The Fascinating Message in Cocoons

Recently God gave me a “vision” of myself all wrapped up in a cocoon. I thought I knew what it meant, but over the next few days and weeks, the meaning kept changing. Needless to say, I was confused.
cocoon

The initial cocoon I saw appeared as myself fighting to get out. I was like the butterfly gaining strength in the struggle so its wings could fly. I had been wrestling with God on some issues and was encouraged to believe that once this period of struggling was over, I’d be stronger and better able to fly.

A few days later, however, I had another interpretation of the cocoon which I disliked. It reminded me of Frodo, the Hobbit, suddenly ensnared by the spider’s web. It was impossible for him to get out on his own. If Samwise had not rescued him, he would have died.

Like Lazarus, who Jesus raised from the dead, Frodo needed help from others so he could live. This interpretation felt dangerous…and I wondered what it was that had trapped me. Was it a spiritual attack from our enemy or had I unknowingly bound myself inside the cocoon as a way to (falsely) protect myself?

Later in the week, God gave me a third possible meaning to the cocoon vision. This one I liked the best. God was the cocoon…my Refuge, my Protector. I was safe – all wrapped up in Him.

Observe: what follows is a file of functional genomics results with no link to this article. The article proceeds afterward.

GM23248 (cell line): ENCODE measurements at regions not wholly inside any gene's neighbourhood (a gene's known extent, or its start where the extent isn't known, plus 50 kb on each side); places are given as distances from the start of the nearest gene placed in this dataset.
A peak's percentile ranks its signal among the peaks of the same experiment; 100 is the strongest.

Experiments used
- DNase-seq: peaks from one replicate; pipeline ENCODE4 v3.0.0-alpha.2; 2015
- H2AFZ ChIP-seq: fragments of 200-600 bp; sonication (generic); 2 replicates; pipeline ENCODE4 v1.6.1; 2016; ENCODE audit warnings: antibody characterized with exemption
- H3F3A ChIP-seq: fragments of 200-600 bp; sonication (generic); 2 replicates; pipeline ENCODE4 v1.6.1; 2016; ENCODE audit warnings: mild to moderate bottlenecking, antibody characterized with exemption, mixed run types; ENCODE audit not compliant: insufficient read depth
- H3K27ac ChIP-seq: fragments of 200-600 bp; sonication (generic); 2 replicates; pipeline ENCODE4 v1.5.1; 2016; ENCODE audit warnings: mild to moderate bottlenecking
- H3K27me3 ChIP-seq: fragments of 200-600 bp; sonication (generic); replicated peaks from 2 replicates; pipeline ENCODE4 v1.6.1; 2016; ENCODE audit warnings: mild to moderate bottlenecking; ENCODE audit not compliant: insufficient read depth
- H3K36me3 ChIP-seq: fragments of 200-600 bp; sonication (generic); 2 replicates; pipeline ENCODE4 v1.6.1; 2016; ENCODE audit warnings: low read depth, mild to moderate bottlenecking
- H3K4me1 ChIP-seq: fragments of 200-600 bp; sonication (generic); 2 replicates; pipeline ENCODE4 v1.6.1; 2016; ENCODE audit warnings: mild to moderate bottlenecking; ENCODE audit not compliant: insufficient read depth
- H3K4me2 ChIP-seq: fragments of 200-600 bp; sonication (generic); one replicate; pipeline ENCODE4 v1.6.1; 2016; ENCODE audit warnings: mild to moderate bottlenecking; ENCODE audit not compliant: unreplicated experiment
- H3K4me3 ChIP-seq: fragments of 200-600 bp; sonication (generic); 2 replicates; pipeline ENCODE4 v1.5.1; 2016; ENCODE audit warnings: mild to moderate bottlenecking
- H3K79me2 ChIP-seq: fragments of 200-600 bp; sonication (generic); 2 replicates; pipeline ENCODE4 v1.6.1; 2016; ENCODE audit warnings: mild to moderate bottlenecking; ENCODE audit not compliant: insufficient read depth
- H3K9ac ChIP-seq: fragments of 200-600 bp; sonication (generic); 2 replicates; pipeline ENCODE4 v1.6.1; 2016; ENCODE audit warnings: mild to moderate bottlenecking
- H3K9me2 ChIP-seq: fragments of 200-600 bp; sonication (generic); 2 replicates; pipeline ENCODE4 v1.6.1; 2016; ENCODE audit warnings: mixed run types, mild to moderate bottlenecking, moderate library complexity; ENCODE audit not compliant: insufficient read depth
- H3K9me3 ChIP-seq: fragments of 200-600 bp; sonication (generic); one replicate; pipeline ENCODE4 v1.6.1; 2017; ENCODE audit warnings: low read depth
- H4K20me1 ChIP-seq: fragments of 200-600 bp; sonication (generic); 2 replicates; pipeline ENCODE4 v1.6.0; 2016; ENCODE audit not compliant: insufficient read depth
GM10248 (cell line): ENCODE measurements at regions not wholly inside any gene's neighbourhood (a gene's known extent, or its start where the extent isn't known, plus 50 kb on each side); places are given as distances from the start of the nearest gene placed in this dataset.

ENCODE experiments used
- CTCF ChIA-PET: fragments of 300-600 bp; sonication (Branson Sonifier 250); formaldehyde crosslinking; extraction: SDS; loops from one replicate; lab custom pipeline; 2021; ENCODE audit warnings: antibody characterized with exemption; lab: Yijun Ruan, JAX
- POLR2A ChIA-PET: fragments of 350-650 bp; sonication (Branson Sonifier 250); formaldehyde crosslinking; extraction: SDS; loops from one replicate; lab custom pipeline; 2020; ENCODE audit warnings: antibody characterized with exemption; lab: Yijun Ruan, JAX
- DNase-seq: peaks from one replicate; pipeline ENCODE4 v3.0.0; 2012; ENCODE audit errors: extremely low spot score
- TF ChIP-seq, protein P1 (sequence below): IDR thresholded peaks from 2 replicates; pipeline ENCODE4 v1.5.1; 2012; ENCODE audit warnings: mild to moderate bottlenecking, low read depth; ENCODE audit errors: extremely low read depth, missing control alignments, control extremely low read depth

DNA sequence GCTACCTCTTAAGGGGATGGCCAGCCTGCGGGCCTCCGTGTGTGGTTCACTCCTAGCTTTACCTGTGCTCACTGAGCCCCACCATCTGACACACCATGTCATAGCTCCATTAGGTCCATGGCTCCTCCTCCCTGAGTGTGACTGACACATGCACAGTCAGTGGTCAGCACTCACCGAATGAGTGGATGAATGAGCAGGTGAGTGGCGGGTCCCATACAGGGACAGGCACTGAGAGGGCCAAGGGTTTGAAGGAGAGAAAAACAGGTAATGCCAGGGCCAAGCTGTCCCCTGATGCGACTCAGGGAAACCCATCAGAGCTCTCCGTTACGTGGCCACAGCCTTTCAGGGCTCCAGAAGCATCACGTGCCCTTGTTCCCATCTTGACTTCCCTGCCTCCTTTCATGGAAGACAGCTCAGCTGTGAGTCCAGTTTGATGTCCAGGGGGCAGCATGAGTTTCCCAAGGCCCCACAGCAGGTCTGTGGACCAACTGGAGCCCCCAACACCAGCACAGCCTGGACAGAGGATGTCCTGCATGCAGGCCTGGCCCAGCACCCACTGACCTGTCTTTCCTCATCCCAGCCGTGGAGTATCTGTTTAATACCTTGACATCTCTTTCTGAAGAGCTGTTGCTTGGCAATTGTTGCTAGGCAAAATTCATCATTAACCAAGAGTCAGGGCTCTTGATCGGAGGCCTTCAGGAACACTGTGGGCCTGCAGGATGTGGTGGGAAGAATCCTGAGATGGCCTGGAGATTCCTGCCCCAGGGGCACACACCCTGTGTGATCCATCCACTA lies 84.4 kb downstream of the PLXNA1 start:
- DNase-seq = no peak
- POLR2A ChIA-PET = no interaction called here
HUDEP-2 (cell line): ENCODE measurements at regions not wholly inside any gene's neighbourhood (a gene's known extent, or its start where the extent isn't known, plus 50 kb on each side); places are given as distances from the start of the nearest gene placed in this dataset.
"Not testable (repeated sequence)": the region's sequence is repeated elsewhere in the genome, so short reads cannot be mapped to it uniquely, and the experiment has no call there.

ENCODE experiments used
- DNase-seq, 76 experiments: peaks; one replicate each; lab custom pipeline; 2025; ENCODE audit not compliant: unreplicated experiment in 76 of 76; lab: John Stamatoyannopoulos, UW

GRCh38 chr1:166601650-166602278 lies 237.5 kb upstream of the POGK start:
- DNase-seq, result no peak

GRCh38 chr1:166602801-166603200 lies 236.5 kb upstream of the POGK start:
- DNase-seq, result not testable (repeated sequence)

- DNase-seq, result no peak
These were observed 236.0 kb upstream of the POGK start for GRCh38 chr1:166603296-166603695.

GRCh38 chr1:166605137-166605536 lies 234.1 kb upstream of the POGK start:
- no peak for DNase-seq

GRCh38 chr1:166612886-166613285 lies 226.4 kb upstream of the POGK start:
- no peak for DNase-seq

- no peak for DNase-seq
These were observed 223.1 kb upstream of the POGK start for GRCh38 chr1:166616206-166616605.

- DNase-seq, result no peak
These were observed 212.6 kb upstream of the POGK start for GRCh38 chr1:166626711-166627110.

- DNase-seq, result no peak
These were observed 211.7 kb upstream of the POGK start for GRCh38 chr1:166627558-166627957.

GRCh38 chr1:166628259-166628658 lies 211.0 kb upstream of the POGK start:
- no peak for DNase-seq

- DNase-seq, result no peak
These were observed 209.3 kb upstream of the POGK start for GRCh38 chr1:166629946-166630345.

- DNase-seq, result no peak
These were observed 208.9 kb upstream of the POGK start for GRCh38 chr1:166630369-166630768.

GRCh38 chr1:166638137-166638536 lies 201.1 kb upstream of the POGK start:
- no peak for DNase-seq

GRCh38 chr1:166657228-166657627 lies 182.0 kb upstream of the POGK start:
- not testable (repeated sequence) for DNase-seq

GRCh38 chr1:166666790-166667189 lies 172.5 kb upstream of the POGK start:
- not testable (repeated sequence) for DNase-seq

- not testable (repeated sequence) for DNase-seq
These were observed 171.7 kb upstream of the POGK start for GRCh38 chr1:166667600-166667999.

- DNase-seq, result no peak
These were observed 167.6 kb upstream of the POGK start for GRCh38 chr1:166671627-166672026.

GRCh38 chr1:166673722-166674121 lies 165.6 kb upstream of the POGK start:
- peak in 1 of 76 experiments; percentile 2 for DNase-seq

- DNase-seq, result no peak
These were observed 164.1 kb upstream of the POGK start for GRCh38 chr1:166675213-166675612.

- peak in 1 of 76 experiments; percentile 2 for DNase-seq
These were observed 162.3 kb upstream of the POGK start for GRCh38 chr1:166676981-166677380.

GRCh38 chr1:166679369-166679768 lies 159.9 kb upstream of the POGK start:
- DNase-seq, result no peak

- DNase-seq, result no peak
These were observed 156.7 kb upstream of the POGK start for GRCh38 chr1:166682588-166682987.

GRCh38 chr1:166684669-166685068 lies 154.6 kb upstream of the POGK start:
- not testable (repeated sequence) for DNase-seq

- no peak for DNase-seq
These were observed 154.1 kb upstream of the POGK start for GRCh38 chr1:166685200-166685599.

I thought the meanings of the cocoon options were complete, but I was wrong. There seemed to be at least one more way to interpret what I had seen.

I, or the person in the cocoon, was fighting to get out. In the initial picture, it was time for the butterfly – or me – to emerge from the cocoon. Struggling was a healthy part of growing; however, the timing was wrong.

I was fighting to get out when I wasn’t ready. If I emerged too soon, I wouldn’t have the strength to fly on my own. Unprotected, I would fall.

So which one of these interpretations was correct?

According to some of my friends, all the interpretations were correct. I believed my friends were right.

Each cocoon represents ways to respond to future situations and choices. But only two are good choices. Patiently be still when I need to be still and courageously struggle and grow strong when I need to move.

I pray, however, that I will not be trapped – either by the enemy or myself – when I need to persevere or force my way forward. That’s when I will most need to be still.

And as my friends so wisely reminded me…in each situation I must trust God.

2014 Deborah Simon, LCPC, Executive Director GateWay of Hope – The Helping Place for Hurting Women

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